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Wholly ghost

Meaningful guidance on the wholly and exclusively test is conspicuous by its absence

It seems that the nearer A-Day gets, the further away we get from understanding what the new rules mean in practice. The latest example of this phenomenon is the tax-deductibility of employer pension contributions, otherwise known as the wholly and exclusively test.

For some time, we have known about the potential problems that applying this test to pensions could cause. Since December 2002, to be precise. In the following three years, there have been many calls for the Revenue to set out exactly what the application of this test to employer contributions will mean.

When draft guidance was published two or three weeks ago, most of the blanks should have been filled in. Instead, the guidance, which will form part of the Business Incomes Manual (a tome that covers the taxation of businesses), merely restated many of the wholly and exclusively principles already in place.

The wholly and exclusively test already exists to stop businesses making tax-deductible payments that are not incurred for the purposes of the business’s trade. Paying excessive wages to the close relatives of directors, for example. Years of case law and Revenue practice dealing with the application of these rules have been amassed.

So what can we glean from these new draft clauses to be inserted in the Business Incomes Manual? First, that a contribution will only be disallowed where there is “an identifiable non-business purpose”. The guidance explains that a non-business purpose is only likely to exist where a contribution is paid in respect of the controlling director or an employee who is a close friend or relative of the controlling director or proprietor. Under these circumstances, the Revenue accepts that there is no non-business purpose if the contribution paid on behalf of the director or closely connected employee does not exceed the contribution paid for a “third-party employee”.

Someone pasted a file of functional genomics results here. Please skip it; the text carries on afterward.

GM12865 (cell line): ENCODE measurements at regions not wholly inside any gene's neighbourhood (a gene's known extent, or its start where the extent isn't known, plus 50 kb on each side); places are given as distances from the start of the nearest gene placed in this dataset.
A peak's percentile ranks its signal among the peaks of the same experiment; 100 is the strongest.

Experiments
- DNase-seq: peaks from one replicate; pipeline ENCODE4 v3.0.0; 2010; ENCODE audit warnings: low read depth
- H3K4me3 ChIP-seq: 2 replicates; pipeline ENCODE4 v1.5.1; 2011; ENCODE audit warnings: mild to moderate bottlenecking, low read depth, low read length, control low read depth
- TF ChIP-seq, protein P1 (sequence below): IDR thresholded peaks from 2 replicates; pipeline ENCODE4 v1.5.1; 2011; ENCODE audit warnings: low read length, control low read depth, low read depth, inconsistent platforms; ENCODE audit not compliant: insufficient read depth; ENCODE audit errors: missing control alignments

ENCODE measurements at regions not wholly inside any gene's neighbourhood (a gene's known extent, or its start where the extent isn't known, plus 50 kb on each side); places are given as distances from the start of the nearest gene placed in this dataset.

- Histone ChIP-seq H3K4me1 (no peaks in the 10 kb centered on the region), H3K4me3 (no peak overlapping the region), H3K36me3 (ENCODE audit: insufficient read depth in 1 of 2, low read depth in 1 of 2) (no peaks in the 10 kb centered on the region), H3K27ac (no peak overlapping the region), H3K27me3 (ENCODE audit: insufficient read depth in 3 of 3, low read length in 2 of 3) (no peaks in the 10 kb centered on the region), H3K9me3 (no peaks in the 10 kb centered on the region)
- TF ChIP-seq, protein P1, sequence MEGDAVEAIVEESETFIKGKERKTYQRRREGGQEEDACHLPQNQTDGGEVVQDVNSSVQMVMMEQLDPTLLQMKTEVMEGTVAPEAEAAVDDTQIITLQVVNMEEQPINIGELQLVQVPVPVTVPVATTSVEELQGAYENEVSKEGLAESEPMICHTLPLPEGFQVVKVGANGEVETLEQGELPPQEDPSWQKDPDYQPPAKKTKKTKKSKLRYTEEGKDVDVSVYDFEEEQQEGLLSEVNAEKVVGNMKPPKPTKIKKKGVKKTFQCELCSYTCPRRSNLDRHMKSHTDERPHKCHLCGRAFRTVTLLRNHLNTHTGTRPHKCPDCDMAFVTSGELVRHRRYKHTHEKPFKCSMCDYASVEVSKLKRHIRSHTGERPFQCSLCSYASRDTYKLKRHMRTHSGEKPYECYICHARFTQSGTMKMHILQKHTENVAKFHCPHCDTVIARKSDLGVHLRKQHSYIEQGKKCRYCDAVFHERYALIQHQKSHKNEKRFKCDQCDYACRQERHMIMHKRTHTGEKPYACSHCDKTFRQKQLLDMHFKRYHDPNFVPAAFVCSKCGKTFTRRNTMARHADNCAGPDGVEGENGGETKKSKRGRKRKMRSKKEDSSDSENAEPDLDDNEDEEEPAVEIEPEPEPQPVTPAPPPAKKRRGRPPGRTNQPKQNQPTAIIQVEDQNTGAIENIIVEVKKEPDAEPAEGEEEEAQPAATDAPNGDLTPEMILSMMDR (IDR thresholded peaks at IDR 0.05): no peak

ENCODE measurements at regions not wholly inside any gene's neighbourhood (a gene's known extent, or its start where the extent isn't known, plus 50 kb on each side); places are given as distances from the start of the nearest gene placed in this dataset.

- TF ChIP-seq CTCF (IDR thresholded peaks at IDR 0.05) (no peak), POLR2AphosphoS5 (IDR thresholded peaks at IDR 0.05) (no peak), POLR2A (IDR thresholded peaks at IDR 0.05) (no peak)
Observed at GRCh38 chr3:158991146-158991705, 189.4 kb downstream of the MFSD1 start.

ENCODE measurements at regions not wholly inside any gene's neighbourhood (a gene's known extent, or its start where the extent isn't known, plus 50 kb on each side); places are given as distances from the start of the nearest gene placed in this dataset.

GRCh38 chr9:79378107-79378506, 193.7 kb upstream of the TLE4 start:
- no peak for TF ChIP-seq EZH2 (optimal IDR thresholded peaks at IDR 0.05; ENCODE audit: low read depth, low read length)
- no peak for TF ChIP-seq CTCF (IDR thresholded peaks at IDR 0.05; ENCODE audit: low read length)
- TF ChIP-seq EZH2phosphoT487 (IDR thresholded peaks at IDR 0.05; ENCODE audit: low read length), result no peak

What we are not told is how friendly a close friend needs to be. I would guess that in many small businesses, the controlling director might get on very well with some of their employees. Does going down the pub together for a couple of pints every Friday evening constitute close friendship?

What if there is no “third-party employee”. What is then an acceptable level of contribution to pay on behalf of the director’s husband, wife, brother, daughter or drinking buddy? Is the business supposed to look to the wider world for a similar business that does happen to employ a “third-party employee” to be guided on a suitable amount?

What about the directors? Obviously, the concept of some third-party comparator cannot apply here so how much can the business pay on behalf of its directors? Does the profitability of the business have any bearing? What if the contribution creates a loss? What if the directors forgo salary in favour of pension contributions? Must this decision be documented? Lots of questions but few answers.

We need answers to these questions and similar ones. We need case studies, for example, showing employed spouses earning just under the primary National Insurance threshold. What are acceptable employer contributions in these cases?

Unless we have more certainty, advisers will find it difficult to give advice in these circumstances. A list of caveats as long as your arm will be needed to keep the FSA and Financial Ombudsman at bay when, inevitably, they display their uncanny gift of perfect hindsight.

It is understandable that the Revenue wants to retain a bit of leeway to use its discretion but these clauses provide no help at all. If they were goods for sale, they would fail the Trade Descriptions Act for claiming to be guidance.

So, dear Revenue, can we please have something that really helps us understand?


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